Several lower-profile races in one swing state will reverberate for years to come. While the down-ballot statewide campaigns aren’t always carefully watched, Nevada’s future is on the ballot in its lieutenant governor and attorney general races this year, and everyone involved could be a bigger name sooner rather than later.
— The LG race is a full-tilt affair between the most powerful Democrat and the most powerful Republican in the state — oh, and also between the candidates actually running. Gov. Brian Sandoval (R) has anointed state Sen. Mark Hutchison (R) in a primary as his choice for the No. 2 slot, while Senate Majority Leader Harry Reid (D) has blessed Assemblywoman Lucy Flores (D) with fundraising and organizational help.
— The most intriguing bit of thinking behind this proxy battle: A Democratic LG could act as prophylaxis against Sandoval potentially challenging Reid in 2016. But it would also fast-track a Latina to the statewide level, something Democrats want more of all over the country, especially in places like Nevada where they rely so heavily on Hispanic voters.
— Meanwhile, two of Nevada’s storied political families will clash in the attorney general race, which looks like a classic stepping-stone to higher office for either of them. Secretary of State Ross Miller (D), the son of a former governor, will face Adam Laxalt (R), grandson of a former senator. As Nevada politcal guru Jon Ralston has pointed out, big money is flowing into the race, and not only into the candidates’ campaign accounts — a GOP nonprofit already spent $500,000 blasting Miller on TV in May.
Kate Marshall (D), seeking to move from state treasurer to secretary of state and who lost the NV-02 special in 2011, is a favorite of EMILY’s List and another one to watch. More than many other states, Nevada’s political future is in play up and down its ballot this year.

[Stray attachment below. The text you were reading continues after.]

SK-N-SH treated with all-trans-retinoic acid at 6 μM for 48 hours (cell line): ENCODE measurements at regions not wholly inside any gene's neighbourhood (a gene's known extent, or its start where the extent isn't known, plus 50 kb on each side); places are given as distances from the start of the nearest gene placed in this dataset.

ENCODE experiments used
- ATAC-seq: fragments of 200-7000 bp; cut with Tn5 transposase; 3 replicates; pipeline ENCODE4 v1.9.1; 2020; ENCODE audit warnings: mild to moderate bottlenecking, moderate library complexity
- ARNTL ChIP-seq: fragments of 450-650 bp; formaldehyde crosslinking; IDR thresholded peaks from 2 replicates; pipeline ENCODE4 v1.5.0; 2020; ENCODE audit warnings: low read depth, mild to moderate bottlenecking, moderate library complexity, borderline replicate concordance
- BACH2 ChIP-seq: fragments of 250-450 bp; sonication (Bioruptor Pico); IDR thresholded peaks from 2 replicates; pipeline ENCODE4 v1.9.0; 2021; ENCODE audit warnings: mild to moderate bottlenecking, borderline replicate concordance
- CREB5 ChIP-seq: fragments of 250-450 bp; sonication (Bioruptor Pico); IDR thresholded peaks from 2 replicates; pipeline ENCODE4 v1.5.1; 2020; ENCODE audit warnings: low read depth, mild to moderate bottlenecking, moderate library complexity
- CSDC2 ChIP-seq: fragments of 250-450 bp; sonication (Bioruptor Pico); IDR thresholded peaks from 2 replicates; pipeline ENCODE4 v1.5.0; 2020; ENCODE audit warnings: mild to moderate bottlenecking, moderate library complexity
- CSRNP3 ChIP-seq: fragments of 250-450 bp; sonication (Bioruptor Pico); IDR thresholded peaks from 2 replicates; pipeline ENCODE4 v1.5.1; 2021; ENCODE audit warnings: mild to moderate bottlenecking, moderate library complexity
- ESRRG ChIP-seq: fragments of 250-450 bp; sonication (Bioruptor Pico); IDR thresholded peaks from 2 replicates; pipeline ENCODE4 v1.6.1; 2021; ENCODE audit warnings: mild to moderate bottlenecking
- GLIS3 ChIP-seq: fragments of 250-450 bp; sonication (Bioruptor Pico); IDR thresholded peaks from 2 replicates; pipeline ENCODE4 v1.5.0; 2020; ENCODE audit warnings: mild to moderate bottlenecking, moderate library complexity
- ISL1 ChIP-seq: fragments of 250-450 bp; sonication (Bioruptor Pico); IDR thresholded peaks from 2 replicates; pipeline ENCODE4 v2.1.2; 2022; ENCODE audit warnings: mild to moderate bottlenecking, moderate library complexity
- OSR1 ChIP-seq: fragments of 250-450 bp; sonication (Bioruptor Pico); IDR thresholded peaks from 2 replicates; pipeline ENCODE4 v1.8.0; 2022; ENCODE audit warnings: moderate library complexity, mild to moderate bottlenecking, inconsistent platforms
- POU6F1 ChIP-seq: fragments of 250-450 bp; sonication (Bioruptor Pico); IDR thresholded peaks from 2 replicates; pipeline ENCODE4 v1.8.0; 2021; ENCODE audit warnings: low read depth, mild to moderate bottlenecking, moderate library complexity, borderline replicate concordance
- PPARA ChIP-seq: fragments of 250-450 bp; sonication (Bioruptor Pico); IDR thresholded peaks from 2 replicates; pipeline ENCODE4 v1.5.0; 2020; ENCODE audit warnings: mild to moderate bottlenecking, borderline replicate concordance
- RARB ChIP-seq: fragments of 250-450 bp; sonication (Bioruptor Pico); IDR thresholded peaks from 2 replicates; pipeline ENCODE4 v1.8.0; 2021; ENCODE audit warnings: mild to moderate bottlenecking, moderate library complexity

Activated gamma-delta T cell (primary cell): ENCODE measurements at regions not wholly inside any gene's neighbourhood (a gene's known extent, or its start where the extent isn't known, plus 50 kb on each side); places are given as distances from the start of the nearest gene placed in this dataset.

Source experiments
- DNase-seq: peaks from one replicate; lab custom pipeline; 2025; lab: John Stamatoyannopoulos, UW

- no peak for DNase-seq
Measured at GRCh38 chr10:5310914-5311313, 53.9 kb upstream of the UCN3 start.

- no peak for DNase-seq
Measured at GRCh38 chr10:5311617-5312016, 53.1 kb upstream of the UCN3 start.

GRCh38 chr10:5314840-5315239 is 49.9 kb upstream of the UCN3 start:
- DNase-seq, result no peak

— Scott Bland
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No matter that his recall of foreign leaders leaves something to be desired, Gary Johnson is the choice of the Chicago Tribune's editorial board. The editors argue that Donald Trump couldn't do the job of president, while hitting Hillary Clinton for "her intent to greatly increase federal spending and taxation, and serious questions about honesty and trust." Which leaves them with Johnson. "Every American who casts a vote for him is standing for principles," they write, "and can be proud of that vote. Yes, proud of a candidate in 2016."
Speaking at the funeral of former Israeli Prime Minister Shimon Peres, President Obama "compared Peres to 'other giants of the 20th century' such as Nelson Mandela and Queen Elizabeth who 'find no need to posture or traffic in what's popular in the moment.'" Among the 6,000 mourners at the service was Palestinian President Mahmoud Abbas. Obama called Abbas's presence a sign of the "unfinished business of peace" in the region.
Three million—a number that lays "bare the significant gap between Donald Trump’s bare-bones operation and the field program that Clinton and her hundreds of aides have been building for some 17 months."
In a somewhat shocking move, the Chicago Tribune has endorsed Libertarian candidate Gary Johnson for president, saying a vote for him is one that voters "can be proud of." The editorial barely touches on Donald Trump, who the paper has time and again called "unfit to be president," before offering a variety of reasons for why it can't endorse Hillary Clinton. Johnson has been in the news this week for being unable to name a single world leader who he admires, after earlier this month being unable to identify "Aleppo," a major Syrian city in the middle of the country's ongoing war.
"By all means vote, just not for Donald Trump." That's the message from USA Today editors, who are making the first recommendation on a presidential race in the paper's 34-year history. It's not exactly an endorsement; they make clear that the editorial board "does not have a consensus for a Clinton endorsement." But they state flatly that Donald Trump is, by "unanimous consensus of the editorial board, unfit for the presidency."